Provided that I know the enthalpy of formation $\Delta H_f^0(X_{g})$ of a substance $X$ in gas phase and its enthalpy of dissolution $\Delta H^0_{sol}(X)$ in the same conditions, considering that the dissolution reaction is $X_g \leftrightharpoons X_{aq}$ is it legit to consider that the enthalpy of formation of that substance $X$ in aqueous phase would be $\Delta H^0_f(X_{aq}) = \Delta H^0_{sol}(X) - \Delta H_f^0(X_{g})$?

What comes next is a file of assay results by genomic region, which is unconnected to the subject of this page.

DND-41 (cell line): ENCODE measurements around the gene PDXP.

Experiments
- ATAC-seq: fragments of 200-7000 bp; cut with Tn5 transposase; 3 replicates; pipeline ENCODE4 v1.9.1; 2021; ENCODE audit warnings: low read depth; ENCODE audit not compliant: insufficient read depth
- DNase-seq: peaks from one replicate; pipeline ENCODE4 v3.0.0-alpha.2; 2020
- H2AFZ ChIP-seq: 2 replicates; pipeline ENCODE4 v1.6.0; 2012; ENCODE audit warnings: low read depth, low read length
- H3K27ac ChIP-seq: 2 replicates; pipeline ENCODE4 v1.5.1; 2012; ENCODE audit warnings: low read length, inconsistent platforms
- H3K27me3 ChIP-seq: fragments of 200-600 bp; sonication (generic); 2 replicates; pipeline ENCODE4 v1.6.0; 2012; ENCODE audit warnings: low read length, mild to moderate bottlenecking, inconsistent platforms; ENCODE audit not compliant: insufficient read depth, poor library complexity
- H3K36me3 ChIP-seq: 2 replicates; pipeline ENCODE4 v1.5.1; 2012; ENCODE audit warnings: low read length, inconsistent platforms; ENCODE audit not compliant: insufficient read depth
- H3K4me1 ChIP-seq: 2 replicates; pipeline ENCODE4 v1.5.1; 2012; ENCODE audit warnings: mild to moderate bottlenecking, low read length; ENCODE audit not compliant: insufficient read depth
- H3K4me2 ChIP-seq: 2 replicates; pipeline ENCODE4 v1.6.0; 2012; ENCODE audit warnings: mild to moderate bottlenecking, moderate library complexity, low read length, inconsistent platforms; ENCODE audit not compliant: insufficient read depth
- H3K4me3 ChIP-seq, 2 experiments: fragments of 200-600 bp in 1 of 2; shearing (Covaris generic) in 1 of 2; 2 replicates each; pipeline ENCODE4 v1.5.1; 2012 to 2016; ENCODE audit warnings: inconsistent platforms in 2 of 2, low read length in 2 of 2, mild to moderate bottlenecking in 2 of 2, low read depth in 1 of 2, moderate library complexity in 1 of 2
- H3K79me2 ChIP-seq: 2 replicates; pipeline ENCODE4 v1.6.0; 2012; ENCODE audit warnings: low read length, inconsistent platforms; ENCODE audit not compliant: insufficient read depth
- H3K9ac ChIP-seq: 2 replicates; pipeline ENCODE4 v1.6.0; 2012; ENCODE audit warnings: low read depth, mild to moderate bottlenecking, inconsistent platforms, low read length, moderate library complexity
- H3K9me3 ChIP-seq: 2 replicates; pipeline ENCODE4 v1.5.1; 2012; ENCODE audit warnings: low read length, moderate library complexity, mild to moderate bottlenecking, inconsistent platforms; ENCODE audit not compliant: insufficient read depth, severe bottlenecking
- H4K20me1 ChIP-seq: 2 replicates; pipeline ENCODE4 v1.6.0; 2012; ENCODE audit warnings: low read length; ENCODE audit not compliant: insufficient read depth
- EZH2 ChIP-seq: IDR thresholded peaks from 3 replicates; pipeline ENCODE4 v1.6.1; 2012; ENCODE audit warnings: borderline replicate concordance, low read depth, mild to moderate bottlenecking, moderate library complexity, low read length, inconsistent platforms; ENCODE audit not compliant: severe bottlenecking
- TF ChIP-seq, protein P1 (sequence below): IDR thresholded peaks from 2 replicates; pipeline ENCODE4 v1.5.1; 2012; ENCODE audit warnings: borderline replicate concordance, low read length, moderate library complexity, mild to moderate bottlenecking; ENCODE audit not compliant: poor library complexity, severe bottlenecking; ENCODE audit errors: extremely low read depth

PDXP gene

As a concrete exemple, considering that the enthalpy of formation of $H_2$ in gas phase is 0 kJ/mol and that its enthalpy of dissolution is approximately -4.15 kJ/mol (using the data provided here), can we conclude that the enthalpy of formation of $H_2$ in aqueous phase is approximately -4.15 kJ/mol?

  • $\begingroup$ That seems correct. $\endgroup$ – Buck Thorn Aug 21 '19 at 17:13

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